A good reflection on where we are 2 years on (the warning notice was issued 2 years ago today... by the doctor who discovered it, and was silenced, and then ended up dying of covid later...)

Once we are over the alarming Omicron spike, there's certainly reasons to be hopeful.  This is just as well, given that the world has shown itself to be incapable of vaccinating everyone on the planet in a timely manner, even as others get astoundingly rich...

For Cruise ships - vaccines don't stop you catching and transferring the virus, and they also don't offer 100% protection from getting symptoms (or worse).  On top of that, tests aren't perfect and take time to show up - it can take many days.  Once you understand that, its easy to understand how they're getting outbreaks.  From what I've read, they're not testing anything like enough.  Everyone on board should be testing every day I think.

Also, I've heard absolutely nothing about cruise ships revising their air-conditioning systems so that the virus can't be transferred from room to room.  Covid can "hang in the air" for ages, and Omicron is catchable like that.  A doctor on the radio yesterday said they think its more infectious than Measles, and you can catch that in a room that someone was in hours previously...

Yes - I agree. However the new variant may well be not as benign as first thought,  a close relative is unwell with the recently new Variant - he is in hospital, requiring oxygen.

The only way that the virus SARS -19,  its ensuing variants plus others, will become extinct won't be until a high percentage of the world's population have developed immunity through vaccination...(as with the polio and smallpox virus).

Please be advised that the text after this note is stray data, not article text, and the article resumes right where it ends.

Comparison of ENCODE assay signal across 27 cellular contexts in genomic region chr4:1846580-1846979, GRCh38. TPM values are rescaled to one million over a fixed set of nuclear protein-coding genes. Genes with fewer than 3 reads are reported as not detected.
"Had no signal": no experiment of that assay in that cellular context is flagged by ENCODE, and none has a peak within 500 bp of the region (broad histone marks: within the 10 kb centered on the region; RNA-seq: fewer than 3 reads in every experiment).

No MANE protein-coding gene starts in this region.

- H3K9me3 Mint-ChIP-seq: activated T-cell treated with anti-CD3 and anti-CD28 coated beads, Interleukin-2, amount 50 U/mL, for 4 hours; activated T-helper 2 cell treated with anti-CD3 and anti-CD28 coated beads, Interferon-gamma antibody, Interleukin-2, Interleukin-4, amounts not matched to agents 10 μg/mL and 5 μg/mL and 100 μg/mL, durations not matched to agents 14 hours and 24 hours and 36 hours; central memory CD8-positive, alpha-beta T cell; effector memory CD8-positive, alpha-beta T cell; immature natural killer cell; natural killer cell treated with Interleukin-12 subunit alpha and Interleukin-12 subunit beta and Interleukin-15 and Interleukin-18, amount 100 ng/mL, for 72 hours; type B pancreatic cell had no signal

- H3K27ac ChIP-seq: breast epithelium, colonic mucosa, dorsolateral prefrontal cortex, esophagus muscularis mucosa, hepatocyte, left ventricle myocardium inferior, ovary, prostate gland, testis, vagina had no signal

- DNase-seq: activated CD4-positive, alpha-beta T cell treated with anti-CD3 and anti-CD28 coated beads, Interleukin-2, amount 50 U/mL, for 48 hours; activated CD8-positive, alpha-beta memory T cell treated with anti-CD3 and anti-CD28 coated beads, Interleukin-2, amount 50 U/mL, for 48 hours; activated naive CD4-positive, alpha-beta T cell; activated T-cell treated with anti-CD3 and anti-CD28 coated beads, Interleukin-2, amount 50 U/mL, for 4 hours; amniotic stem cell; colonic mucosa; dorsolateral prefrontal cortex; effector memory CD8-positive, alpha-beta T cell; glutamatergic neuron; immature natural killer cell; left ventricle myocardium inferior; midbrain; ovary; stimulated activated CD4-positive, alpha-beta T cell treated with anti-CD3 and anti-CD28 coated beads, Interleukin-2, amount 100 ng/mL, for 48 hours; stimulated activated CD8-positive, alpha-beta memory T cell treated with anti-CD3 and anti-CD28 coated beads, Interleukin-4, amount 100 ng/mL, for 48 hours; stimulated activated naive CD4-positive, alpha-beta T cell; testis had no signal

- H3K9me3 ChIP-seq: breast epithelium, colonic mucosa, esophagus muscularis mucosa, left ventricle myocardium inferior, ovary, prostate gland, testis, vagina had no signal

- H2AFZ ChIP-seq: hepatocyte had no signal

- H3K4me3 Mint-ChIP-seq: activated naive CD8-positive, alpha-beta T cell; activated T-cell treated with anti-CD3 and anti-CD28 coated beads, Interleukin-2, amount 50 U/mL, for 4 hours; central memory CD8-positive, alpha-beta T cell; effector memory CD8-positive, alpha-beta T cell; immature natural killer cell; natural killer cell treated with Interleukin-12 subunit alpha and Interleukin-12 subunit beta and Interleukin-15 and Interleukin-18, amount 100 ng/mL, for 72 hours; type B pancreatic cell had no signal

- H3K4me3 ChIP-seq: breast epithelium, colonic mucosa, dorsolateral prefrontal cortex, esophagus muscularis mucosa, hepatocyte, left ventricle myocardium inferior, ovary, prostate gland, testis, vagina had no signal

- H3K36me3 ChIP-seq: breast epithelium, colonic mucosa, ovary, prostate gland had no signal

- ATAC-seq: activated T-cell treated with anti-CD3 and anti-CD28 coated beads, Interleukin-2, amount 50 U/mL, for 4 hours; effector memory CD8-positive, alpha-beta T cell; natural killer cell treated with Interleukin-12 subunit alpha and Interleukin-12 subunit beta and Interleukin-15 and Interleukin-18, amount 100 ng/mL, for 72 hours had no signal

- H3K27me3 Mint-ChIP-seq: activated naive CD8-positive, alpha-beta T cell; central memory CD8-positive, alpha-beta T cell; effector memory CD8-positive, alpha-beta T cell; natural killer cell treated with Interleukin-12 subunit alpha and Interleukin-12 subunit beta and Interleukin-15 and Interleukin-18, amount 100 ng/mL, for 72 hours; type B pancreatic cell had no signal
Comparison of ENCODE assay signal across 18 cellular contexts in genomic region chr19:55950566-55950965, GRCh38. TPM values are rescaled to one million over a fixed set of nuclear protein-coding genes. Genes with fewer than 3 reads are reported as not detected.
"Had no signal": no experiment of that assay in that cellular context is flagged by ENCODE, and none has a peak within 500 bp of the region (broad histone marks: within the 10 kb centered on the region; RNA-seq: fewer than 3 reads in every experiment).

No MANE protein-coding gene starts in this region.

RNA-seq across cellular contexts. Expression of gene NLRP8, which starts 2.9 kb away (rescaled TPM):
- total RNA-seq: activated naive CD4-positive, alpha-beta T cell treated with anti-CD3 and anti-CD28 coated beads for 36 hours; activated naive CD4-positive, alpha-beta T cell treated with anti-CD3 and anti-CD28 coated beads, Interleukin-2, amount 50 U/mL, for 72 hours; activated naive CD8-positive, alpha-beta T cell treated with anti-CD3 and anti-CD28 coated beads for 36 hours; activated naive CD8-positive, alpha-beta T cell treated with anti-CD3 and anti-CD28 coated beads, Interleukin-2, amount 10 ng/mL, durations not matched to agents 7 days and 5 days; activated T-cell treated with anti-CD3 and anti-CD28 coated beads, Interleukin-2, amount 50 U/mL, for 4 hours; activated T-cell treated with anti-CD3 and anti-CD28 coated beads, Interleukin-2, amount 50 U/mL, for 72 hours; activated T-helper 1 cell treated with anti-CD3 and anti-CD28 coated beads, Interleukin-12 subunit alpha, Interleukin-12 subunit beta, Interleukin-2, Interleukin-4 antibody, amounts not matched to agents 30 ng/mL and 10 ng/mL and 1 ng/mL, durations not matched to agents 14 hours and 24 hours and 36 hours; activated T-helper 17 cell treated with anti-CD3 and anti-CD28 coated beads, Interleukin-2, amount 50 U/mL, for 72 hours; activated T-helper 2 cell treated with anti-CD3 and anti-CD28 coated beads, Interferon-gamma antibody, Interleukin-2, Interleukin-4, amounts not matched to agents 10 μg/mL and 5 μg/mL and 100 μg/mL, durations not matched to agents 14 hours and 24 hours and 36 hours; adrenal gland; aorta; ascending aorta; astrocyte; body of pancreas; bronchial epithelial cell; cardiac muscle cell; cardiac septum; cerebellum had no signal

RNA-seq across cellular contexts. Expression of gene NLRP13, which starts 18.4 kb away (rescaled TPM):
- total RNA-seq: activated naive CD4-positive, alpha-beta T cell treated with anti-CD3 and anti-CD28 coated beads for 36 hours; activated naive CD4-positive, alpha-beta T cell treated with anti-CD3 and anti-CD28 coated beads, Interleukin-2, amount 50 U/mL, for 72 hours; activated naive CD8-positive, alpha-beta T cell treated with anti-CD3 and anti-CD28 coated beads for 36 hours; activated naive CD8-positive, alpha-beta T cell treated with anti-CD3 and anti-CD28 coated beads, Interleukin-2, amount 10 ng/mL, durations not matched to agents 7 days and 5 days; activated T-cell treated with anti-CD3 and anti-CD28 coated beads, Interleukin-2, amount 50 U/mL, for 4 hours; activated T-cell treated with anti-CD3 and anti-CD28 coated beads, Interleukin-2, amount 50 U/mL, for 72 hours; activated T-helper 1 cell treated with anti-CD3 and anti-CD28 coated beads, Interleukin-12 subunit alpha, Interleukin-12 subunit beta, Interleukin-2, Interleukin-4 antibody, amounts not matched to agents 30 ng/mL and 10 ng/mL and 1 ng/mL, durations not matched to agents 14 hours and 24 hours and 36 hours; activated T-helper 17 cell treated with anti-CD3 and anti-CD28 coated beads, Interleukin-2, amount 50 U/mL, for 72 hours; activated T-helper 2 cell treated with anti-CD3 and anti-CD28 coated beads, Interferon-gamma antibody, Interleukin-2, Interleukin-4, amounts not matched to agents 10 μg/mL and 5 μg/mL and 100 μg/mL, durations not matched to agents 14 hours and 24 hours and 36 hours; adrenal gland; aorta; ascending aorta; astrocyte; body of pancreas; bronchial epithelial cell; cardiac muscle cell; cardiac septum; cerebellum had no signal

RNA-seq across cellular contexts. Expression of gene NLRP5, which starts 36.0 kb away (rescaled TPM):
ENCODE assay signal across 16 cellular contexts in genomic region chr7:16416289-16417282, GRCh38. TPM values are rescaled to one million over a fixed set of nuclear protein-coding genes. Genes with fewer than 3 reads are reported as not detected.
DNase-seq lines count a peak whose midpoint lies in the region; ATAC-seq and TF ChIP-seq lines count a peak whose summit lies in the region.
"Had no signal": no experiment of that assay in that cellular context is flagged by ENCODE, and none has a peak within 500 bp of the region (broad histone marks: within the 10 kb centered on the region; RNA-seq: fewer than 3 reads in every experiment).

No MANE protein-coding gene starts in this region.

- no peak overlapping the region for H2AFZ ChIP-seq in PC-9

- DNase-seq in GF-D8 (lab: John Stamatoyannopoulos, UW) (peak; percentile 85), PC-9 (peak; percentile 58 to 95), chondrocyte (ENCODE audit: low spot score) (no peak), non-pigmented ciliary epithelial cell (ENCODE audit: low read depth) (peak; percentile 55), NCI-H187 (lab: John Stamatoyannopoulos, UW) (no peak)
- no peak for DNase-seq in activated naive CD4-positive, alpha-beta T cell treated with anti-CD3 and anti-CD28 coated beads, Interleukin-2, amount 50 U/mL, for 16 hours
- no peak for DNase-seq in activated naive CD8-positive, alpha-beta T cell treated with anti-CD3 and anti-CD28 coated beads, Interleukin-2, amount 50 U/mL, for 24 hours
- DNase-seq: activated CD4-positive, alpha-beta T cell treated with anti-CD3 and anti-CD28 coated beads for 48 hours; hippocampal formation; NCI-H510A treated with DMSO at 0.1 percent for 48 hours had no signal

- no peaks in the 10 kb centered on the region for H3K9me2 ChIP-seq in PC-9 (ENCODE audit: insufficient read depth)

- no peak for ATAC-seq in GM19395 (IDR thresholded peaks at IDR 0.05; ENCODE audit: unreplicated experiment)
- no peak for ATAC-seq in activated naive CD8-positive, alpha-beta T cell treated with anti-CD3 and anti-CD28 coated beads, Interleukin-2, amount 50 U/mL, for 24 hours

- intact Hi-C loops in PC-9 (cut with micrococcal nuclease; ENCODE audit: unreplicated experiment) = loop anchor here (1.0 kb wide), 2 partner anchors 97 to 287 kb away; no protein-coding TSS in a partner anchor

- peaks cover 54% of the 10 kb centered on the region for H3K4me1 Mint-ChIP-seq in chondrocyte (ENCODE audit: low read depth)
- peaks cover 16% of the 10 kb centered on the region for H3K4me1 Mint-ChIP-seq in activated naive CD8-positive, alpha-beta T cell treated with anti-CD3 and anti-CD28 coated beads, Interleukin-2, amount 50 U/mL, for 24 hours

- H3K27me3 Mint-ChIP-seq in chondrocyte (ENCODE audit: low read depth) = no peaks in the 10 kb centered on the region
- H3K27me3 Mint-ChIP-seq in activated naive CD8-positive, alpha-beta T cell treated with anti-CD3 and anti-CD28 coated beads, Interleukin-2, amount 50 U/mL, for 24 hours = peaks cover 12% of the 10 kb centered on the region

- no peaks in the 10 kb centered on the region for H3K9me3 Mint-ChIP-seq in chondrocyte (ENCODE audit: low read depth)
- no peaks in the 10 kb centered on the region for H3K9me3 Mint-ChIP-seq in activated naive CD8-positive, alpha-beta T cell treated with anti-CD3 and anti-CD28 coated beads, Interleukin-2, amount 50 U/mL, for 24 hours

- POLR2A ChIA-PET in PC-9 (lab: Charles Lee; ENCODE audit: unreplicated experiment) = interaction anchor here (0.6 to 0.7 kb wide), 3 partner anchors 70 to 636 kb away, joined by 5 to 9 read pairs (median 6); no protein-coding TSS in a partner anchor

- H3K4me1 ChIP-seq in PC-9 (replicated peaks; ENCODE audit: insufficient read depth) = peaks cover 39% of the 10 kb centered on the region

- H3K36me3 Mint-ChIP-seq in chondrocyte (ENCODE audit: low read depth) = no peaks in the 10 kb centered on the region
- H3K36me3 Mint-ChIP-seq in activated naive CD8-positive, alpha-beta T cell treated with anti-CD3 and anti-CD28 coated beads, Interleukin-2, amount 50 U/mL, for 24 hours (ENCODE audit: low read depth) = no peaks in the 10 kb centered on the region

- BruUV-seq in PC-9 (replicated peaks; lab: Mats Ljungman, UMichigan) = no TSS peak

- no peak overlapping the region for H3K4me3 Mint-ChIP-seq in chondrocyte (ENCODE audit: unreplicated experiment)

Trains, boats and planes - these will all be potential "carriers".
Therefore, it seems as if travel, as we've been fortunate enough to know it, isn't this is going to require massive attention/change that could take years in design, with huge amounts in cost as well as time in the making?

« Last Edit: Dec 31, 2021, 04:18 PM by Twynkle »

Offline QE2forever

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It seems that as long as children are not immunized they will keep on spreading the virus whatever the vaccination rate of other categories of age may be.

Also, as long as poor countries are kept aside from vaccination, it is likely that new variants will keep on emerging whatever the vaccination coverage of rich countries.

Reminds me of Titanic's watertight compartments that didn't extend up high enough, in order to leave more space for the First Class...

Online Lynda Bradford

In relation to ship's ventilations systems these two article may be of interest.

Cruise Critics article "Cruise Lines change ship ventilation systems"

and you may also be interested in reading the attached pdf of research by Victor Mihai and Liliana Rusu
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Offline Rob Lightbody

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Interesting articles.

So.... yes its a problem.  They know it.  Only a few lines have actually done anything about it, because it will be a complex and expensive fix...
Passionate about QE2's service life for 40 years and creator of this website.  I have worked in IT for 28 years and created my personal QE2 website in 1994.

Online Chris Thompson

Remembering ships I worked on where the AC would blow into the cabin and exit through a vent in the door, effectively making the hallways loaded with viruses! :D I'm also thinking that the size of the AC plants would have to be substantially increased if recirculating the air was halted. Think for example an AC system in your car, works much better on the Max setting that re-cycles the air.

 

Cruising and Coronavirus - How to get going again?

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by Trevor Harris